The Centers for Medicare and Medicaid Services (CMS) has expanded Medicare coverage for telehealth services in response to the COVID-19 public health emergency.
Telehealth allows patients to access medical care remotely without visiting a doctor’s office or health care facility.
CMS issued numerous telehealth waivers this month. These waivers were authorized by the Coronavirus Preparedness and Response Supplemental Appropriations Act as an emergency measure until the health crisis is resolved. Prior to the waivers, Medicare restricted telehealth coverage to rural areas with limited access to medical professionals, and did not allow patients to access telehealth services from home.
Now patients living in any part of the country can access any qualified providers, which include doctors, nurse practitioners, clinical psychologists and other medical professionals. Patients can access these professionals remotely with smart phones, laptops or other electronic devices that have real-time audio/video capabilities. These real-time interactions with patients at home will not be subject to HIPAA enforcement.
The CMS waivers are temporary to protect vulnerable patients from the COVID-19 virus, and to safely treat quarantined patients at home. However, Medicare’s reimbursement for telehealth is not limited to these patients, and is open to all patients as a way to lessen the burden on the health care system. Here is a list of covered, available telehealth services.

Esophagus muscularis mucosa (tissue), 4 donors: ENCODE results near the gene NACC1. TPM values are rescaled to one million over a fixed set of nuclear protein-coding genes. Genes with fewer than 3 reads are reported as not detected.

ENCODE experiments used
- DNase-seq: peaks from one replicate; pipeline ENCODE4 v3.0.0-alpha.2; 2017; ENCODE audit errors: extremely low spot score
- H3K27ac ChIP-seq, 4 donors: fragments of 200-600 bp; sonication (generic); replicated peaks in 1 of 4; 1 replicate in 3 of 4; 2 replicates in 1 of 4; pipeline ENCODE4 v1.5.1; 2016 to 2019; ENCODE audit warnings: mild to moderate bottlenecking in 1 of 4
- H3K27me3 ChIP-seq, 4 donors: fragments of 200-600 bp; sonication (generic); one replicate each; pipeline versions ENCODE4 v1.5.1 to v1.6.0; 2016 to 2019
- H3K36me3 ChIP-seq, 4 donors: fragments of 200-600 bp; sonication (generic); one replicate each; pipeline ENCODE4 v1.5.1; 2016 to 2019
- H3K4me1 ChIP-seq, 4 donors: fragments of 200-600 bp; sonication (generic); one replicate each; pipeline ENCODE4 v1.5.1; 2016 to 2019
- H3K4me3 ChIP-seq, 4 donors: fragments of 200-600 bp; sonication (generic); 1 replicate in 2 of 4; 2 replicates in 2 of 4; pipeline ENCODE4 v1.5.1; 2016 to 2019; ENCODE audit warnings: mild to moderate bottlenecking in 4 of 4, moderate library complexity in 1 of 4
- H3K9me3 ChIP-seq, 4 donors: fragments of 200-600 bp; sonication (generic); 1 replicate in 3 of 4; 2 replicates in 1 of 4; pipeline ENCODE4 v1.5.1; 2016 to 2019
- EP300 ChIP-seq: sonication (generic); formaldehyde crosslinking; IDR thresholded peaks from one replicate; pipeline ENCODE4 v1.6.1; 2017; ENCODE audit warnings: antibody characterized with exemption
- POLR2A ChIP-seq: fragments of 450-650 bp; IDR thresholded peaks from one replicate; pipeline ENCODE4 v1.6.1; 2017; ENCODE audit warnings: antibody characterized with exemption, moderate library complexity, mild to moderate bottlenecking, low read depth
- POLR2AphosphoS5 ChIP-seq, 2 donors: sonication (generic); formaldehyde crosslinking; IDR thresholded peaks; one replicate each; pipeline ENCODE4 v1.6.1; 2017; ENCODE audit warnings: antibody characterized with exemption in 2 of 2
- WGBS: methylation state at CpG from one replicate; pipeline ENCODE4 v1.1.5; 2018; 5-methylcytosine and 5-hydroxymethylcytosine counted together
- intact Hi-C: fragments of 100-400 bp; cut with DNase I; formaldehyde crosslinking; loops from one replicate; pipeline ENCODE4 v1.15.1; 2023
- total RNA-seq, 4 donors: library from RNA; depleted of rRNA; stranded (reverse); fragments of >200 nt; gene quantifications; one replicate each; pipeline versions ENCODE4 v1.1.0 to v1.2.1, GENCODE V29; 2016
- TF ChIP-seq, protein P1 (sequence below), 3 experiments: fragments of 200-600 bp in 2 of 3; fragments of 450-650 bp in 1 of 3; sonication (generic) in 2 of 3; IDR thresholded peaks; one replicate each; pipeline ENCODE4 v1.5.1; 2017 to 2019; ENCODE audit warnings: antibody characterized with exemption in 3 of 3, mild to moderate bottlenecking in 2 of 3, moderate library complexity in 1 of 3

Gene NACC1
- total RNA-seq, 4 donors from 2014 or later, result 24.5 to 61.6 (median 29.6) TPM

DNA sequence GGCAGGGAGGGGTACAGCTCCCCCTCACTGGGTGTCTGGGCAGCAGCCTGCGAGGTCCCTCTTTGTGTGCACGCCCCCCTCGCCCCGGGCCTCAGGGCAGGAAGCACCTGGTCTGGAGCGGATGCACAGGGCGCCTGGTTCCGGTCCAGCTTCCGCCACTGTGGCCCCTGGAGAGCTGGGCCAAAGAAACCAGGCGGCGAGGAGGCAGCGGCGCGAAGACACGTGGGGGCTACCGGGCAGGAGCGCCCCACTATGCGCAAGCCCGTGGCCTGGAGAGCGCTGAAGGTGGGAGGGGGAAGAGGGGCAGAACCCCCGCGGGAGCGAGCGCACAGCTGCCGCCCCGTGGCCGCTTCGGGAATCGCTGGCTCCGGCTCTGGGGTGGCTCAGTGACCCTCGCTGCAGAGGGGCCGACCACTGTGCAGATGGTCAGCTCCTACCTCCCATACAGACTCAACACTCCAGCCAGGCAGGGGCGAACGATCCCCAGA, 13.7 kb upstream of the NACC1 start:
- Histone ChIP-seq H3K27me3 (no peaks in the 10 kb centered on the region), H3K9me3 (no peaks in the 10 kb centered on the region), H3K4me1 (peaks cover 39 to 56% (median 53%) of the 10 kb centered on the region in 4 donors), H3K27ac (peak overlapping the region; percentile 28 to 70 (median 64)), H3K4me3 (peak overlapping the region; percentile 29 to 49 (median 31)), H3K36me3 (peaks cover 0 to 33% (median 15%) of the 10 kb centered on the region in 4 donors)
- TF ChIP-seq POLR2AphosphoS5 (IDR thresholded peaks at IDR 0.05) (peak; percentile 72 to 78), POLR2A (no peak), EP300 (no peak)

Practitioners can bill Medicare immediately for telehealth services with dates of service starting March 6. The waivers eliminate the requirement that the originating site must be a physician’s office or health care facility, provided that the practitioner’s claim properly designates “telehealth” as the “Place of Service.” Telehealth services will be paid at the same rates as in-person services.
Commercial insurers are expected to follow Medicare’s lead in reimbursing practitioners for telehealth, although many already have embraced telehealth services in a big way. Many states also are expanding telehealth in their Medicaid programs and many, including Pennsylvania, are waiving licensing restrictions on telehealth services that cross state lines.
Although the telehealth waivers are temporary, the value of telehealth has been elevated by the COVID-19 crisis. It is anticipated that a number of the waivers will remain in place permanently, and that broad acceptance and use of telehealth is here to stay.
If anyone has any questions about telehealth or the Medicare waivers, please contact me or any member of the Barley Snyder Health Care Industry Group.
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